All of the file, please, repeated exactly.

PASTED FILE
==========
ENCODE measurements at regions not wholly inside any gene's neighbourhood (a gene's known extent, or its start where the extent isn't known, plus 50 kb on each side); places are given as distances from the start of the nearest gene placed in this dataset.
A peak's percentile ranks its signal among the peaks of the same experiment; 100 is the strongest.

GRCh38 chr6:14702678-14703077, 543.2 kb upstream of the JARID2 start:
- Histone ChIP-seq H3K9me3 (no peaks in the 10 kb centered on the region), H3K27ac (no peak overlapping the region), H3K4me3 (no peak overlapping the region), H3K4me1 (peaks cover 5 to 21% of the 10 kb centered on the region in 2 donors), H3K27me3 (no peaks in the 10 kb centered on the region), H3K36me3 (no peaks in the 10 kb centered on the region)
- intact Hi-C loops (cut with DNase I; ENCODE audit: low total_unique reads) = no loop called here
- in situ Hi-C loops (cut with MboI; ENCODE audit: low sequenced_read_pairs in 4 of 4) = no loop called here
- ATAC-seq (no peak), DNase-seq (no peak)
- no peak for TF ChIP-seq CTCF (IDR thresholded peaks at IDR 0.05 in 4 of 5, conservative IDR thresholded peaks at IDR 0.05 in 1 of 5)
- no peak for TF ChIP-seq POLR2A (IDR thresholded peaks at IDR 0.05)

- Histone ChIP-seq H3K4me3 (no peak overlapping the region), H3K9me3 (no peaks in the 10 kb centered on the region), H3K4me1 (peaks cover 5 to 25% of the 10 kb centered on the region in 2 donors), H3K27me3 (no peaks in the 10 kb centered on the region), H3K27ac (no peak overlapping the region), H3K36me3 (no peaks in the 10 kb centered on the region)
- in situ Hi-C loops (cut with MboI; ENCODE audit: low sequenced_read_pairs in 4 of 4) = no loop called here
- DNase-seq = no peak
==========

ENCODE measurements at regions not wholly inside any gene's neighbourhood (a gene's known extent, or its start where the extent isn't known, plus 50 kb on each side); places are given as distances from the start of the nearest gene placed in this dataset.
A peak's percentile ranks its signal among the peaks of the same experiment; 100 is the strongest.

GRCh38 chr6:14702678-14703077, 543.2 kb upstream of the JARID2 start:
- Histone ChIP-seq H3K9me3 (no peaks in the 10 kb centered on the region), H3K27ac (no peak overlapping the region), H3K4me3 (no peak overlapping the region), H3K4me1 (peaks cover 5 to 21% of the 10 kb centered on the region in 2 donors), H3K27me3 (no peaks in the 10 kb centered on the region), H3K36me3 (no peaks in the 10 kb centered on the region)
- intact Hi-C loops (cut with DNase I; ENCODE audit: low total_unique reads) = no loop called here
- in situ Hi-C loops (cut with MboI; ENCODE audit: low sequenced_read_pairs in 4 of 4) = no loop called here
- ATAC-seq (no peak), DNase-seq (no peak)
- no peak for TF ChIP-seq CTCF (IDR thresholded peaks at IDR 0.05 in 4 of 5, conservative IDR thresholded peaks at IDR 0.05 in 1 of 5)
- no peak for TF ChIP-seq POLR2A (IDR thresholded peaks at IDR 0.05)

- Histone ChIP-seq H3K4me3 (no peak overlapping the region), H3K9me3 (no peaks in the 10 kb centered on the region), H3K4me1 (peaks cover 5 to 25% of the 10 kb centered on the region in 2 donors), H3K27me3 (no peaks in the 10 kb centered on the region), H3K27ac (no peak overlapping the region), H3K36me3 (no peaks in the 10 kb centered on the region)
- in situ Hi-C loops (cut with MboI; ENCODE audit: low sequenced_read_pairs in 4 of 4) = no loop called here
- DNase-seq = no peak